A prominent group of biologists and scientists is strongly criticizing conservation plans for Tejon Ranch, a 270,000-acre property north of LA. The ranch is slated for 30,000 acres of housing, industrial and resort projects -- which will sprawl across roughly 20,000 acres of critical habitat for the endangered California condor. Tejon's developers have asked the Fish and Wildlife Service for permission to "take" more than two dozen imperiled species, including condors (see our brief in "Two Weeks in the West", and our pro and con opinion pieces).
But condor experts, including former leaders and members of the Fish and Wildlife Service’s condor team and federal condor recovery team, have just issued a report saying that the Tejon conservation plan, which attempts to mitigate the development's impact on all those rare species, would be a disaster for the huge birds:
Unfortunately, the Tejon MSHCP proposes actions that will greatly reduce natural food supplies in a very important portion of condor Critical Habitat, and will strongly inhibit condor use of the same area through multiple effects of urbanization. The proposal to mitigate these effects mainly by establishing feeding stations in areas outside Tejon Mountain Village is not consistent with ultimate recovery goals of the conservation effort. Experience with the release program so far gives evidence that feeding stations adversely affect condor foraging behavior and movements and result in detrimental tendencies toward microtrash ingestion and human habituation .... Feeding programs further presuppose a perpetual and expensive, but ultimately unnecessary, obligation to provide a food supply for the birds – an obligation that can be expected to be difficult to maintain continuously in the long term in the face of inherent instability in human institutions. Clearly a population dependent on a long-term feeding program is not a truly self-sustaining population and cannot be considered a fully-recovered population.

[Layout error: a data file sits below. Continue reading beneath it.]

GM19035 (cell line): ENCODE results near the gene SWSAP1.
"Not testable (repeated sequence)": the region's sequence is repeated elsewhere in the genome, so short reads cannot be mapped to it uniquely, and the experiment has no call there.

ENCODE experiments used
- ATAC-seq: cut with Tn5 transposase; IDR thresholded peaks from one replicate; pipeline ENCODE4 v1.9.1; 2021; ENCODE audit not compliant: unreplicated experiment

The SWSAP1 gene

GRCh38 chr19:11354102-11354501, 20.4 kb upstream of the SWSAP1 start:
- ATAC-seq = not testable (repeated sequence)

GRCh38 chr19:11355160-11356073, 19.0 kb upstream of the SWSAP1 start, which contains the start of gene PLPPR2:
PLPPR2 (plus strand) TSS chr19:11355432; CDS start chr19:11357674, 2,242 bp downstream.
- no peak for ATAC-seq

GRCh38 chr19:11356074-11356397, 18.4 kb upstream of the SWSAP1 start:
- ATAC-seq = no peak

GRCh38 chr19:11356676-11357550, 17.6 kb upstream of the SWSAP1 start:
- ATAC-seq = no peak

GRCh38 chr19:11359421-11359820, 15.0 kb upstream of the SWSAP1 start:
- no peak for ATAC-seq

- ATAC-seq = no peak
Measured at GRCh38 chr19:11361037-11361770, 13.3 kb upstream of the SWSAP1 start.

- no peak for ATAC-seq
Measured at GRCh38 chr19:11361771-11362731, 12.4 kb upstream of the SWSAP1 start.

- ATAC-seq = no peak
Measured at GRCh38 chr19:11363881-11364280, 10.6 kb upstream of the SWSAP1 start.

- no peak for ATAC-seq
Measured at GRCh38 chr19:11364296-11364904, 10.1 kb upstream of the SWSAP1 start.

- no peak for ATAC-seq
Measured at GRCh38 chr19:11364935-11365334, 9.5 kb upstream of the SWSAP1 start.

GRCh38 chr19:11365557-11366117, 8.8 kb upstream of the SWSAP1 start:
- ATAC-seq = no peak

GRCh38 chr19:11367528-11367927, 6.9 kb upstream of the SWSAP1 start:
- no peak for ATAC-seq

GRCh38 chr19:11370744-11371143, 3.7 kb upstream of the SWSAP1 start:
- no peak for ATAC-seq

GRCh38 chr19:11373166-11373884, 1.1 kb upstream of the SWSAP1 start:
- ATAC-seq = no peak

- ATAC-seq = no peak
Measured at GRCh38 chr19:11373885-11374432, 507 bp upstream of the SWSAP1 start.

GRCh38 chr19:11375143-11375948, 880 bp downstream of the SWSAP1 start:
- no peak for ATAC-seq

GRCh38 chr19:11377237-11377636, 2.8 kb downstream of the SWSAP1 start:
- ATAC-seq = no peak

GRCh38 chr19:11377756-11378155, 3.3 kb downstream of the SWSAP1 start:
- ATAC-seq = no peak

The scientists conclude that "placing a major housing development in the midst of the most important historic foraging area known for condors cannot be viewed as anything other than a major threat to recovery of the species."
The condor recovery program costs roughly $5 million per year, and there are only about 150 of the birds soaring the skies (in Southern California, Arizona, Utah and Mexico). In addition to habitat destruction, condors face threats from shooting and from eating lead bullet fragments in carcasses.